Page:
Seasonal breeding in relation to dietary animal protein in deer mice (Peromyscus maniculatus)

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Abstract:

We used stable carbon and nitrogen isotope compositions of hair and liver as a way of examining seasonal diet changes and explaining seasonal breeding in deer mice (Peromyscus maniculatus (Wagner, 1845)). Summer and winter 13C values differed, which is attributed to the availability of different plant tissues (C3 plants). The 15N values of liver showed a decrease in consumed animal protein during winter, but the difference was not large enough to indicate a full trophic level change in diet from summer to winter. The 15N values of hair remained constant across the seasons, which is attributed to a continuous level of moulting throughout the year. Our data indicate that lowered food quality in the form of reduced dietary animal protein intake may play a role in the cessation of breeding in deer mice in winter.

Les compositions des isotopes stables de carbone et d’azote dans le poil et le foie nous ont servi à examiner les changements saisonniers de régime alimentaire et à expliquer la reproduction saisonnière chez les souris du crépuscule (Peromyscus maniculatus (Wagner, 1845)). Il y a des différences entre les valeurs estivales et hivernales de 13C, ce qui s’explique par la disponibilité de tissus végétaux différents (plantes C3). Les valeurs de 15N du foie indiquent une diminution de la consommation de protéines animales durant l’hiver, mais la différence n’est pas suffisamment importante pour représenter un changement complet de niveau trophique du régime de l’été à celui de l’hiver. Les valeurs de 15N du poil demeurent stables au cours des saisons, ce qui est expliqué par un niveau constant de mue au cours de l’année. Nos données indiquent que la qualité réduite de la nourriture à cause de la diminution d’ingestion de protéines animales dans le régime peut jouer un rôle dans l’interruption de la reproduction chez les souris du crépuscule en hiver.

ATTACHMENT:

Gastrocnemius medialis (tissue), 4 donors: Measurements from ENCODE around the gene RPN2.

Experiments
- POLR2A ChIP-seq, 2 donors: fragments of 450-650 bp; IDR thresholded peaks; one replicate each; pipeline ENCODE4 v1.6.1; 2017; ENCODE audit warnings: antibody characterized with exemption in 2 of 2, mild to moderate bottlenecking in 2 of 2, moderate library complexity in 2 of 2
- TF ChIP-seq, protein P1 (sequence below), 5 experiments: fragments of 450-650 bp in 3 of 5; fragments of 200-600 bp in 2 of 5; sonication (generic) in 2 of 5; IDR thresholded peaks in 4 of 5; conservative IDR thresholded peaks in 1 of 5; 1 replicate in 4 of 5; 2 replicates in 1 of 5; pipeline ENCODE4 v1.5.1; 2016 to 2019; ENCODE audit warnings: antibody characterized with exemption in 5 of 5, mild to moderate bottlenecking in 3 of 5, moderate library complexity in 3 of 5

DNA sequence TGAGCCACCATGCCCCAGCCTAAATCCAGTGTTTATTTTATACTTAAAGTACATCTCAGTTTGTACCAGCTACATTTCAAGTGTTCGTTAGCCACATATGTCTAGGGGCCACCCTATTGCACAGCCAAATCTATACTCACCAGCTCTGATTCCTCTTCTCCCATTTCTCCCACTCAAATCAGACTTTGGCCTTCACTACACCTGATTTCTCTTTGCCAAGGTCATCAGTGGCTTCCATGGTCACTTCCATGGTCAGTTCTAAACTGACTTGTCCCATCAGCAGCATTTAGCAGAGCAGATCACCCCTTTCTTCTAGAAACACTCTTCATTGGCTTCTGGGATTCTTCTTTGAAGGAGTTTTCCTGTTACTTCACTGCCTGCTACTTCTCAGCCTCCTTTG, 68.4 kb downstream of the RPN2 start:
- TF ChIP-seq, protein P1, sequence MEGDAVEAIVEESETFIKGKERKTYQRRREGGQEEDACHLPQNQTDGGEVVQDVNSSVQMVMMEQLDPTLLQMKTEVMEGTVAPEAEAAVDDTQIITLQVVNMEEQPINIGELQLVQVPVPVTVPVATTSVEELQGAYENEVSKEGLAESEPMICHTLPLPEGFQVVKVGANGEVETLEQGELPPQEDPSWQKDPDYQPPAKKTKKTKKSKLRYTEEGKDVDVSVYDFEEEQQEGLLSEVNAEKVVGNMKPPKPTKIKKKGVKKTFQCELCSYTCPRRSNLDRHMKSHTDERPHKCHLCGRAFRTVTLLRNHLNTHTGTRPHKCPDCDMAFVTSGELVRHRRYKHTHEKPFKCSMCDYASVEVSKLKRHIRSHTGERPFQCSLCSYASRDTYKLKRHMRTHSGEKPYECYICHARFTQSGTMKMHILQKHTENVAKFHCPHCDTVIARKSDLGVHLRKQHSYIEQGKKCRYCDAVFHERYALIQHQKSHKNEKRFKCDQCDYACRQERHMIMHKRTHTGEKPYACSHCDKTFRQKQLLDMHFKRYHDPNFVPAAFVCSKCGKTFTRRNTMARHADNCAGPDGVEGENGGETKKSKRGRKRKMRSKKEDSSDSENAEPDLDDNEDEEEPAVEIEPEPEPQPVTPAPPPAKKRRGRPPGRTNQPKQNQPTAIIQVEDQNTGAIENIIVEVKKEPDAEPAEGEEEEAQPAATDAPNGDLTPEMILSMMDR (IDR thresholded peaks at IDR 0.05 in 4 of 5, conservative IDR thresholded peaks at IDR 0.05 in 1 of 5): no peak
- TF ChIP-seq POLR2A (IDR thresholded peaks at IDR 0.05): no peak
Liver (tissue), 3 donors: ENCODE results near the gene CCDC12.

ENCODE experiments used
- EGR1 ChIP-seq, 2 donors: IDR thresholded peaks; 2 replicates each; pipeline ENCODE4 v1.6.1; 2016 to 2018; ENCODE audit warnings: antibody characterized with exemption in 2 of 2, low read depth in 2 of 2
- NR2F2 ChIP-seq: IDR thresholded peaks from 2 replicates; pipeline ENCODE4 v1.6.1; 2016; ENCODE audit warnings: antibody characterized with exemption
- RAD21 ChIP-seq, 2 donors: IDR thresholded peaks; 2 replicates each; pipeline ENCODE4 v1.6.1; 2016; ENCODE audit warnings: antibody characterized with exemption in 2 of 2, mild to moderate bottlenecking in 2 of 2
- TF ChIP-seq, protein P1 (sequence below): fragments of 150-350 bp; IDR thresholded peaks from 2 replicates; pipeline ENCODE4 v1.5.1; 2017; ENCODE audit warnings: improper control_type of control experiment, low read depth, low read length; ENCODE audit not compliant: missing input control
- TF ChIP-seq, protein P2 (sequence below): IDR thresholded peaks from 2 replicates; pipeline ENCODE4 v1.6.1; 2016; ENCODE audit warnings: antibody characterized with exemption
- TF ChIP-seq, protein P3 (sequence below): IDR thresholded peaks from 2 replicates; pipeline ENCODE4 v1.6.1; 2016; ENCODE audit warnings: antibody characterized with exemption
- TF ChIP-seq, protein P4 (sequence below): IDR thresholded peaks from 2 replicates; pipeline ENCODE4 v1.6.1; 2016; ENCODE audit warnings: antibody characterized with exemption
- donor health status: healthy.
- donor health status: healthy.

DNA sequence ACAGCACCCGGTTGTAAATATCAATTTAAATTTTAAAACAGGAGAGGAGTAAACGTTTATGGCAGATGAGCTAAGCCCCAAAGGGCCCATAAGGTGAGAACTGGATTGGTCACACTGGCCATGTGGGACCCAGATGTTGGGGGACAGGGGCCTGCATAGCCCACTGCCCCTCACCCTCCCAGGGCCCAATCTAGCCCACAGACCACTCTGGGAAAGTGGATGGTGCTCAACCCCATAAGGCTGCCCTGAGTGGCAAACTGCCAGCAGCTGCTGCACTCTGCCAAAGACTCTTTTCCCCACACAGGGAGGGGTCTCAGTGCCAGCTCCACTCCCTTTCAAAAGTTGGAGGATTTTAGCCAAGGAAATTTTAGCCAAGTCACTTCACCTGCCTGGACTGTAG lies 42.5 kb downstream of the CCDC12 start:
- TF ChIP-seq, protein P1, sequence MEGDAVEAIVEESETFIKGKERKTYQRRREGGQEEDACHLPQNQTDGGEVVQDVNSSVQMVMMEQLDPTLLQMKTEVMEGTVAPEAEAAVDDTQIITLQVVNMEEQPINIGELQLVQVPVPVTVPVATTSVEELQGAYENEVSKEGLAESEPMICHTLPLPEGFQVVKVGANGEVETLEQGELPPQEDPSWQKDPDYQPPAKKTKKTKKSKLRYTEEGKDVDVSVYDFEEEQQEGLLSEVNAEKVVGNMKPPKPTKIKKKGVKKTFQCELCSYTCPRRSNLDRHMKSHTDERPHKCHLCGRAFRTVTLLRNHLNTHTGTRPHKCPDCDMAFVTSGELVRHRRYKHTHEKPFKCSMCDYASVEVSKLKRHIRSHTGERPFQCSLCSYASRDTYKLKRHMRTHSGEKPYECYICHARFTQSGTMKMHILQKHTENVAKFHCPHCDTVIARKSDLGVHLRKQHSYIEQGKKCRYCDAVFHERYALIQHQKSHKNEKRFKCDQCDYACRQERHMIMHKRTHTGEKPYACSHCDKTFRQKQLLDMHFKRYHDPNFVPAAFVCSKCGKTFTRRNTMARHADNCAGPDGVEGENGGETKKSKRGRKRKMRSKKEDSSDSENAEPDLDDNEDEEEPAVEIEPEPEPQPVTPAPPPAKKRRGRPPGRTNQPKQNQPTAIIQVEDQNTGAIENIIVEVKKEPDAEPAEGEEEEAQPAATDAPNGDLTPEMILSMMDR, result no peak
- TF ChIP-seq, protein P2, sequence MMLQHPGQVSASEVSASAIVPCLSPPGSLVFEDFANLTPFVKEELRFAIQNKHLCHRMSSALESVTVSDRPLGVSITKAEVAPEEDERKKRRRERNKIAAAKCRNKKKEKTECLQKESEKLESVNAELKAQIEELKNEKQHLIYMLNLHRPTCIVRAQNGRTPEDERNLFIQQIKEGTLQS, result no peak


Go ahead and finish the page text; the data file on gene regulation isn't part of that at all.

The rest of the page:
Document Type: Research Article

Publication date: June 1, 2010

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  • Published since 1929, this monthly journal reports on primary research contributed by respected international scientists in the broad field of zoology, including behaviour, biochemistry and physiology, developmental biology, ecology, genetics, morphology and ultrastructure, parasitology and pathology, and systematics and evolution. It also invites experts to submit review articles on topics of current interest.
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